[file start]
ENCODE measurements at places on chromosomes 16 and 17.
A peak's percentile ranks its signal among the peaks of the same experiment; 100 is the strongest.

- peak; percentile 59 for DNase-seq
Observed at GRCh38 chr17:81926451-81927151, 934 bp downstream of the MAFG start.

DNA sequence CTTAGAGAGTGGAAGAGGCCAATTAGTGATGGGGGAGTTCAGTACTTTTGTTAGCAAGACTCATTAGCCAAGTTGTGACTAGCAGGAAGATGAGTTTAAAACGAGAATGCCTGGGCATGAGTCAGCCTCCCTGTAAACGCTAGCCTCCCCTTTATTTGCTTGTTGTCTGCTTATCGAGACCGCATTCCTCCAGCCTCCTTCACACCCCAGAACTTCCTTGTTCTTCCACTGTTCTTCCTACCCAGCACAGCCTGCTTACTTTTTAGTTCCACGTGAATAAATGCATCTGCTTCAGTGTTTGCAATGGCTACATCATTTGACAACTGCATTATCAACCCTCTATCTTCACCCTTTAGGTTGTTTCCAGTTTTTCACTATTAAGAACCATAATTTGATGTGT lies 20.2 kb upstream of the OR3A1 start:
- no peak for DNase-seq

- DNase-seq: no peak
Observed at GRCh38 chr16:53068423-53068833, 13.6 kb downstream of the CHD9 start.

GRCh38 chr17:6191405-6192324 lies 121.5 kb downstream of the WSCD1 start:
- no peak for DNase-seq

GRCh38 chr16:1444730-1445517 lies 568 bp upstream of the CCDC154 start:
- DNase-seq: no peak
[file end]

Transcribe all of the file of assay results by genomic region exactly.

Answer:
ENCODE measurements at places on chromosomes 16 and 17.
A peak's percentile ranks its signal among the peaks of the same experiment; 100 is the strongest.

- peak; percentile 59 for DNase-seq
Observed at GRCh38 chr17:81926451-81927151, 934 bp downstream of the MAFG start.

DNA sequence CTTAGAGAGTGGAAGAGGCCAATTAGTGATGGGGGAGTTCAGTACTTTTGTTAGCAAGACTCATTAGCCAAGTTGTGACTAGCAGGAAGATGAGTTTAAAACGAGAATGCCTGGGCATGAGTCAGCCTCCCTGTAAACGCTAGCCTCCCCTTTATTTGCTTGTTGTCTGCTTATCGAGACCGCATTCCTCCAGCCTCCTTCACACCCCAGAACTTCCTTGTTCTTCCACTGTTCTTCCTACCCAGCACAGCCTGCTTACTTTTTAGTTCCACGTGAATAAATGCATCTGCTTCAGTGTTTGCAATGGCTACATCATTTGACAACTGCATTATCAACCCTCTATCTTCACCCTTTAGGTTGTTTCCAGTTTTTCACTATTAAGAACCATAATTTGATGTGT lies 20.2 kb upstream of the OR3A1 start:
- no peak for DNase-seq

- DNase-seq: no peak
Observed at GRCh38 chr16:53068423-53068833, 13.6 kb downstream of the CHD9 start.

GRCh38 chr17:6191405-6192324 lies 121.5 kb downstream of the WSCD1 start:
- no peak for DNase-seq

GRCh38 chr16:1444730-1445517 lies 568 bp upstream of the CCDC154 start:
- DNase-seq: no peak